Filmmaker Tom Byrne on Reanimated: What’s it like to crowdfund the end of the world?

tom byrne familiar stranger films lovecraft herbert west gareth henry reanimated kickstarter support indie film crowdfunding advice crowdfund tips inspiration ideas help

One of the first things we asked ourselves was can we do this? And more importantly, can we do this well? We looked at our resources, skill sets and experience and the answer was yes, we had a lot to work with. If we ended up cutting a few effects or shocks here and there the story was solid enough to shine through. Which is great, but not good enough.

Because then you have to always have to ask how can we make this better? Which is a much scarier question, because the answer is almost always about the budget. With more funds we could do everything we wanted to when we first talked about this freaky idea. Not that much more, comparatively speaking, but just enough for us to reach even further. We’ve also factored in a bit of contingency into the budget too, which allows us to focus on the terrors on screen, rather than the terrors of running out of money because something goes wrong.

So, this is a good one! Tom has been a friend of mine for a few years now, and he’s currently working on a short film – an adaptation of one of Lovecraft’s Herbert West stories. That, to me, sounded pretty interesting, so we had a bit of a chat about that – about why Lovecraft’s work still resonates today, the challenges of realising the infamous Miskatonic University in 2019, and, most interestingly of all, what crowdfunding a movie is really like on a practical level.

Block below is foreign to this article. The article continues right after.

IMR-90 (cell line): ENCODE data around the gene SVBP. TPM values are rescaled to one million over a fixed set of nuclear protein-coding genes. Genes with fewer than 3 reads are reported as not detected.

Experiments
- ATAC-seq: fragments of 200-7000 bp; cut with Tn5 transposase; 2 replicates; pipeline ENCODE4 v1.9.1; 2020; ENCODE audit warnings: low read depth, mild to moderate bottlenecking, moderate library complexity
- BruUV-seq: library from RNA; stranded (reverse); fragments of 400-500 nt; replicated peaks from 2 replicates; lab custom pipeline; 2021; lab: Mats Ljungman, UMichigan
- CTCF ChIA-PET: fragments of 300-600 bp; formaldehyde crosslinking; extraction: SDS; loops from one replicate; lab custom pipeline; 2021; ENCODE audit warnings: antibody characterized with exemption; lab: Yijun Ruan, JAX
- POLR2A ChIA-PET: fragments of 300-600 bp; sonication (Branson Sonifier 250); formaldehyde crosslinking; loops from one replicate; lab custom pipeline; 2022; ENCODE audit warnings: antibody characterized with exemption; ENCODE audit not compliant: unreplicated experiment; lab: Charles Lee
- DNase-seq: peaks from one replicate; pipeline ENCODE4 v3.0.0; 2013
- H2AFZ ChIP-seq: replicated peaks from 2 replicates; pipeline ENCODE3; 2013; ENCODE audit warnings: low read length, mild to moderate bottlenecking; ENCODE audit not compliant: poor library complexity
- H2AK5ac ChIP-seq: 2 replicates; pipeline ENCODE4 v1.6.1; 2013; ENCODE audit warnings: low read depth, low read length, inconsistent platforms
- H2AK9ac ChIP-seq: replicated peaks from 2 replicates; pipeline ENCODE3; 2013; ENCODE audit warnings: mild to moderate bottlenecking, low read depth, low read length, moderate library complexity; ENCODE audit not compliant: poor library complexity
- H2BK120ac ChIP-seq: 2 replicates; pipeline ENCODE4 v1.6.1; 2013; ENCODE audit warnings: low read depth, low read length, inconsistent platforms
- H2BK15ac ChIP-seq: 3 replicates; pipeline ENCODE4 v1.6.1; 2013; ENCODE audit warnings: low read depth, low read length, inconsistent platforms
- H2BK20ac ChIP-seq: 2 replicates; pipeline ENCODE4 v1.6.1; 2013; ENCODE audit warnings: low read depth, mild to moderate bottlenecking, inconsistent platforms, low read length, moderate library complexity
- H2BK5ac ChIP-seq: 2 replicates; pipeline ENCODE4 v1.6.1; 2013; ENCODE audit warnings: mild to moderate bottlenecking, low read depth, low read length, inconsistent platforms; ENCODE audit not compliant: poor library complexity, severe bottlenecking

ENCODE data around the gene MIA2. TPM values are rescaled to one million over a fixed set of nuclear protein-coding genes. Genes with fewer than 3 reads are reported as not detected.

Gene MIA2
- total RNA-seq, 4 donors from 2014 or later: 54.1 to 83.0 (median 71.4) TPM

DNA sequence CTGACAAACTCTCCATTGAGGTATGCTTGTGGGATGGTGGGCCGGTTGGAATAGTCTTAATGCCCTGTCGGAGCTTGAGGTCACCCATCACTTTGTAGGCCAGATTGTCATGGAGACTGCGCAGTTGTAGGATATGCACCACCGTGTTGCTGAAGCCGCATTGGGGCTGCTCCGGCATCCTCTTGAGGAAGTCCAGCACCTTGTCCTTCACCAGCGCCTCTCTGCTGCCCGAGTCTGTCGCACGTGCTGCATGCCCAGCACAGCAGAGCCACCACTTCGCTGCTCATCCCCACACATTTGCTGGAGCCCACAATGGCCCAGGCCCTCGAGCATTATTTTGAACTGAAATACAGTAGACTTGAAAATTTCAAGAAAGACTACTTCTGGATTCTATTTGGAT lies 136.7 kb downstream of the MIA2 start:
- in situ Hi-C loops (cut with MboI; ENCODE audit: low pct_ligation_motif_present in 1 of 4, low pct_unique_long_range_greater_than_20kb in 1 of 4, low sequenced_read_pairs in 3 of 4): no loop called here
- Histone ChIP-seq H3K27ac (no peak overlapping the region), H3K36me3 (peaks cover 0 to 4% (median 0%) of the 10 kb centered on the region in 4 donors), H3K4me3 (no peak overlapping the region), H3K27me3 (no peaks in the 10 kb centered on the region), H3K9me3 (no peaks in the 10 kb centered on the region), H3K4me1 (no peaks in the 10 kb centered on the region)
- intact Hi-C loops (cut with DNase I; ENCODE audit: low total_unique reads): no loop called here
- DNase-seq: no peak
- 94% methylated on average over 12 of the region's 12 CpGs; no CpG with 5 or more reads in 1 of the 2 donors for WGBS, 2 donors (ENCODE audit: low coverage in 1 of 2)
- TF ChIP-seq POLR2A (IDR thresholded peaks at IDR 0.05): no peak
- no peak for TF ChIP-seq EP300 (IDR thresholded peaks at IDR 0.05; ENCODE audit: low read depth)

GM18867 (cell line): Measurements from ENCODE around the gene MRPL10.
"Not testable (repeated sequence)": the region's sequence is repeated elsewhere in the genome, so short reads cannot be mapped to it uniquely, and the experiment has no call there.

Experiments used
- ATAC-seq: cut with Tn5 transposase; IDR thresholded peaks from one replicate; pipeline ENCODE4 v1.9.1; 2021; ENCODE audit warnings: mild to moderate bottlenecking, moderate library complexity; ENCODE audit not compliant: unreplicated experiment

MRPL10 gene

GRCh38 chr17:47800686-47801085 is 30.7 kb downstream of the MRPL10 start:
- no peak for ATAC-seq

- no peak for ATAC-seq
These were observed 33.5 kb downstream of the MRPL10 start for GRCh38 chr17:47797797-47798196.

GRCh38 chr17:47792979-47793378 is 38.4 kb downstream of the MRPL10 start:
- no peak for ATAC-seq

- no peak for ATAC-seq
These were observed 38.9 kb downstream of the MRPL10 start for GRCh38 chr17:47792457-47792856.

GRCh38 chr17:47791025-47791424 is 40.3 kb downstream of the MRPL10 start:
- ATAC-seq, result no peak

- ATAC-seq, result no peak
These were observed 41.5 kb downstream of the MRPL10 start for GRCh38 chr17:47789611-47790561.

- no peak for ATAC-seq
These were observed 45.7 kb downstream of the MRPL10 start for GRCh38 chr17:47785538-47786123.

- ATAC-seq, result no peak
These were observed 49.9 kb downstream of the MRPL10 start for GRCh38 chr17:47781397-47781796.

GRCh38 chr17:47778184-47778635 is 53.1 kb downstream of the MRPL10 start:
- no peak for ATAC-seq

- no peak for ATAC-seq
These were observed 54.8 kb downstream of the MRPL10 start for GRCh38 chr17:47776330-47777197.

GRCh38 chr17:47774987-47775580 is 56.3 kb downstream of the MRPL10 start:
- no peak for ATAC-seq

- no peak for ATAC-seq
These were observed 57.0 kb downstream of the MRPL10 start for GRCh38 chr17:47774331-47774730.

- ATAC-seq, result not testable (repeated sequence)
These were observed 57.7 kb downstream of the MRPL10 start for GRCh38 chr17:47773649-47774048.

Hopefully Tom will be able to raise the funds to make Reanimatedif you’d like to donate to the kickstarter, here’s a link.

Facebook | Twitter | Blog Index | Interviews Index

 

Director Daniel Fitzsimmons on his new movie Native, his love of smart sci-fi, and more

daniel fitzsimmons director writer native science fiction indie film rupert graves ellie kendrick liverpool

The characters in the film are from a society who are constantly connected to each all the time through telepathy. So, there’s no need for expression, there’s no need for art, there’s no need to make sense of the abstract, because there is no abstract, because everybody’s feeling what everyone else is feeling all the time anyway. In that sort of immediacy there’s a numbness, which I found quite an interesting subject to explore through, through these two characters.

Every so often, after I’ve done an interview, I realise there’s a question I should have asked but didn’t. In this case it was “do you think all art is an attempt to express an abstract concept?”

Of course, what I’m not going to do is edit the interview to make it seem like I said something I didn’t. Because that’d just be ridiculous. Wouldn’t it?

Facebook | Twitter | Blog Index | Interviews Index